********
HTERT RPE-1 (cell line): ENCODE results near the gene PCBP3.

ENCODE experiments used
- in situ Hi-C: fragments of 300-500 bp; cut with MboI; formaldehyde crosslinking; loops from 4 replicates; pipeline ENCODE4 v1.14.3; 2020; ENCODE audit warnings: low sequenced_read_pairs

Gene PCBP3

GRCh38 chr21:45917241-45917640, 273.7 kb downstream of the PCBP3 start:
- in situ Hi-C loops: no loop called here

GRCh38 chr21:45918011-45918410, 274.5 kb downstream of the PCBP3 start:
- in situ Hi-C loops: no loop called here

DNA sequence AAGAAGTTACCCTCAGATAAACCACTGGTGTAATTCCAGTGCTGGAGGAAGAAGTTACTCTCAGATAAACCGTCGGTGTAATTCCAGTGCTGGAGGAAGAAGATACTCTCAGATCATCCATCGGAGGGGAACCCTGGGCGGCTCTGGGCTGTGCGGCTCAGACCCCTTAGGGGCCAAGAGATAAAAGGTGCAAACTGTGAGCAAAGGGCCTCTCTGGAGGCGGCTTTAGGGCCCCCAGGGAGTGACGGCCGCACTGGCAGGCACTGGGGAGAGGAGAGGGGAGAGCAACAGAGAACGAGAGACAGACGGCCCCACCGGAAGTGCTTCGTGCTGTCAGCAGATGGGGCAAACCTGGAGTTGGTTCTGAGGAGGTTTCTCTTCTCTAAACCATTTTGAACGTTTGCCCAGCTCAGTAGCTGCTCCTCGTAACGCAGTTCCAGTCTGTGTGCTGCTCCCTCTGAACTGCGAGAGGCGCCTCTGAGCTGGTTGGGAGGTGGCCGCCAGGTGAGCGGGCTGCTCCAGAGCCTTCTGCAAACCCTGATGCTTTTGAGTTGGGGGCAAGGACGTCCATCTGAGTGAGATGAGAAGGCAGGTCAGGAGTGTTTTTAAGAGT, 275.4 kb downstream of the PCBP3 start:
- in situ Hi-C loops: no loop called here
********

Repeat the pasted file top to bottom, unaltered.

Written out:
HTERT RPE-1 (cell line): ENCODE results near the gene PCBP3.

ENCODE experiments used
- in situ Hi-C: fragments of 300-500 bp; cut with MboI; formaldehyde crosslinking; loops from 4 replicates; pipeline ENCODE4 v1.14.3; 2020; ENCODE audit warnings: low sequenced_read_pairs

Gene PCBP3

GRCh38 chr21:45917241-45917640, 273.7 kb downstream of the PCBP3 start:
- in situ Hi-C loops: no loop called here

GRCh38 chr21:45918011-45918410, 274.5 kb downstream of the PCBP3 start:
- in situ Hi-C loops: no loop called here

DNA sequence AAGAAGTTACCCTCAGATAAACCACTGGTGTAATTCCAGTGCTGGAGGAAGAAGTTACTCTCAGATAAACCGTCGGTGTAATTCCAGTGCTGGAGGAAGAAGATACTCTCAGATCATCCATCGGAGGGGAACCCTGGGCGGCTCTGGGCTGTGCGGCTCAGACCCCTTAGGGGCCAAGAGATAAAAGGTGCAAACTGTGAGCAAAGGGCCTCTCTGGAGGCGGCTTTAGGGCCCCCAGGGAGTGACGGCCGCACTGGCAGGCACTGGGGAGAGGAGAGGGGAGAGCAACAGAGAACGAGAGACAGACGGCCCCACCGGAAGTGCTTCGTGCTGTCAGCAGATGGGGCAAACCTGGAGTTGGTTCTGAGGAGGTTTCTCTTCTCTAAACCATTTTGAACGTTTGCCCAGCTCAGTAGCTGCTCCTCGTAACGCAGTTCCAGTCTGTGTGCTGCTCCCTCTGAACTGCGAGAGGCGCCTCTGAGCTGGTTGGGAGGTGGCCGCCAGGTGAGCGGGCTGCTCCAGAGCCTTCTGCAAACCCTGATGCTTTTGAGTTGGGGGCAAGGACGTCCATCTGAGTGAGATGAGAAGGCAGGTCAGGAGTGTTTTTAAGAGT, 275.4 kb downstream of the PCBP3 start:
- in situ Hi-C loops: no loop called here